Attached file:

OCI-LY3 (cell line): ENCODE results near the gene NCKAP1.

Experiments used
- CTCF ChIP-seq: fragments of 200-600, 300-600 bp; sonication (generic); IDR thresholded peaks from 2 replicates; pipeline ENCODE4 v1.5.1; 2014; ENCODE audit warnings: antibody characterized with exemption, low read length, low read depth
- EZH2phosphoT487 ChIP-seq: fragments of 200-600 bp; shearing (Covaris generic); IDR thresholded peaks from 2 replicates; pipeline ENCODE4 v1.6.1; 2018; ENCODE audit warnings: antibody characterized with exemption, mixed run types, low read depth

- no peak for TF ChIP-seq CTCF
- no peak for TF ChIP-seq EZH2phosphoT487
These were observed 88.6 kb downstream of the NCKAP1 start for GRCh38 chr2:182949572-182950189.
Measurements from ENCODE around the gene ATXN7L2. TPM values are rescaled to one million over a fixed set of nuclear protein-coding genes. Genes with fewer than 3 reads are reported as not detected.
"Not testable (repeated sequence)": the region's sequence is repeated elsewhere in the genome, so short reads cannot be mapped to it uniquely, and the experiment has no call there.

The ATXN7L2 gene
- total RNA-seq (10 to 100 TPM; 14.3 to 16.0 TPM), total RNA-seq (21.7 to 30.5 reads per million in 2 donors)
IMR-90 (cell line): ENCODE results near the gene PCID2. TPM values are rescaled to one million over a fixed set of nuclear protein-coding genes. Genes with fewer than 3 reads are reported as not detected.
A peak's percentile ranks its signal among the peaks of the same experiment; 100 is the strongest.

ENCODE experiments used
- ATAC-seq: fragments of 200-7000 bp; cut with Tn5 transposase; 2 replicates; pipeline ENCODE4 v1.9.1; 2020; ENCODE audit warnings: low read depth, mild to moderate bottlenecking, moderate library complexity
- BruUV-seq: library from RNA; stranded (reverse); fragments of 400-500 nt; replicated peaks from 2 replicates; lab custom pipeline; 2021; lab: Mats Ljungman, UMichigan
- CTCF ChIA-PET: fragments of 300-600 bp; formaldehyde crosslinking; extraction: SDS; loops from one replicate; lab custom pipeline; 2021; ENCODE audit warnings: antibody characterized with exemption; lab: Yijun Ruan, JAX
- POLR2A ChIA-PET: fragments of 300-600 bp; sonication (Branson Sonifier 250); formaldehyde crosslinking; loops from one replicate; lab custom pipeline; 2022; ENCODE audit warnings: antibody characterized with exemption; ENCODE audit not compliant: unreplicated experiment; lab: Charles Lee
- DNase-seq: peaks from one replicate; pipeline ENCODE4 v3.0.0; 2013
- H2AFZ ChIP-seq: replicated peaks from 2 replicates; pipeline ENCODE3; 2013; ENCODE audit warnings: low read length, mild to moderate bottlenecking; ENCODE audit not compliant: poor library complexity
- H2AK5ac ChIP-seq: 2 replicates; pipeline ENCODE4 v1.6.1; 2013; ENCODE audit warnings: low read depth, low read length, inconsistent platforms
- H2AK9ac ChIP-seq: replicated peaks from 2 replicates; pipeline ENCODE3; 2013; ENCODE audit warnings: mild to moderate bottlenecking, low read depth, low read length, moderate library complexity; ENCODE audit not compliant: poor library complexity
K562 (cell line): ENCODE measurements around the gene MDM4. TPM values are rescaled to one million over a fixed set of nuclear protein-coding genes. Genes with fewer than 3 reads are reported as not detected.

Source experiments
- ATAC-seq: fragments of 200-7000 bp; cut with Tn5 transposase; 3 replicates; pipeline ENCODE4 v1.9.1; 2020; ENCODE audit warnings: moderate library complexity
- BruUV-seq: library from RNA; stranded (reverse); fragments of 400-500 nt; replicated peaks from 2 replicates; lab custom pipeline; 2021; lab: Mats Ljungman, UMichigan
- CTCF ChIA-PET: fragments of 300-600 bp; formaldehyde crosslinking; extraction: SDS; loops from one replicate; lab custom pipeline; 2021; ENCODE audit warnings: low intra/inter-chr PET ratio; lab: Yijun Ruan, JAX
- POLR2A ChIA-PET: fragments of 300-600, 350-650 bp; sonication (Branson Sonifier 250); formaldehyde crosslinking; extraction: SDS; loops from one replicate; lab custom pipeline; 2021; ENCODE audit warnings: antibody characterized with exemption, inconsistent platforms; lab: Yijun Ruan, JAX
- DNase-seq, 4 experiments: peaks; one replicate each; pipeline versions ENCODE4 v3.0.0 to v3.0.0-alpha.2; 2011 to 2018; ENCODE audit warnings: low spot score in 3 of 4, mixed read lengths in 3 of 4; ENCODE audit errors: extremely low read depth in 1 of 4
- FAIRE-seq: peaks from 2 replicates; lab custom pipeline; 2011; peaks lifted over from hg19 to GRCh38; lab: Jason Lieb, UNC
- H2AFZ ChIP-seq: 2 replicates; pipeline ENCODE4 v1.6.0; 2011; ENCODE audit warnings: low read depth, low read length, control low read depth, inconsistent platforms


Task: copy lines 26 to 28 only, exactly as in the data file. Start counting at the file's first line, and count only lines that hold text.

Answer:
- BruUV-seq: library from RNA; stranded (reverse); fragments of 400-500 nt; replicated peaks from 2 replicates; lab custom pipeline; 2021; lab: Mats Ljungman, UMichigan
- CTCF ChIA-PET: fragments of 300-600 bp; formaldehyde crosslinking; extraction: SDS; loops from one replicate; lab custom pipeline; 2021; ENCODE audit warnings: low intra/inter-chr PET ratio; lab: Yijun Ruan, JAX
- POLR2A ChIA-PET: fragments of 300-600, 350-650 bp; sonication (Branson Sonifier 250); formaldehyde crosslinking; extraction: SDS; loops from one replicate; lab custom pipeline; 2021; ENCODE audit warnings: antibody characterized with exemption, inconsistent platforms; lab: Yijun Ruan, JAX